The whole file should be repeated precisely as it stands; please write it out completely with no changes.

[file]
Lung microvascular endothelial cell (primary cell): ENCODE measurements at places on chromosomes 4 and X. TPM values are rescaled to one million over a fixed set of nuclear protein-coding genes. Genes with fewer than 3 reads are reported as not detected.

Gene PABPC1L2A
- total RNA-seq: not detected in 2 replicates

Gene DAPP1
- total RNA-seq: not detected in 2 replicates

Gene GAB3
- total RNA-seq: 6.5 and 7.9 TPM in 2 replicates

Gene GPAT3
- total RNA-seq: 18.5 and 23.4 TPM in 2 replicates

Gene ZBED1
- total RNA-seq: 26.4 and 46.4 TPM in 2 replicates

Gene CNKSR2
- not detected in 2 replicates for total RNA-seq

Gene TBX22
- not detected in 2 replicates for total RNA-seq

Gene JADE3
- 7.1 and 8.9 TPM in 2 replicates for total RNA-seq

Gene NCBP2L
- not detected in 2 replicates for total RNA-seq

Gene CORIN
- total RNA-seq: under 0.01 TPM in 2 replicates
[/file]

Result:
Lung microvascular endothelial cell (primary cell): ENCODE measurements at places on chromosomes 4 and X. TPM values are rescaled to one million over a fixed set of nuclear protein-coding genes. Genes with fewer than 3 reads are reported as not detected.

Gene PABPC1L2A
- total RNA-seq: not detected in 2 replicates

Gene DAPP1
- total RNA-seq: not detected in 2 replicates

Gene GAB3
- total RNA-seq: 6.5 and 7.9 TPM in 2 replicates

Gene GPAT3
- total RNA-seq: 18.5 and 23.4 TPM in 2 replicates

Gene ZBED1
- total RNA-seq: 26.4 and 46.4 TPM in 2 replicates

Gene CNKSR2
- not detected in 2 replicates for total RNA-seq

Gene TBX22
- not detected in 2 replicates for total RNA-seq

Gene JADE3
- 7.1 and 8.9 TPM in 2 replicates for total RNA-seq

Gene NCBP2L
- not detected in 2 replicates for total RNA-seq

Gene CORIN
- total RNA-seq: under 0.01 TPM in 2 replicates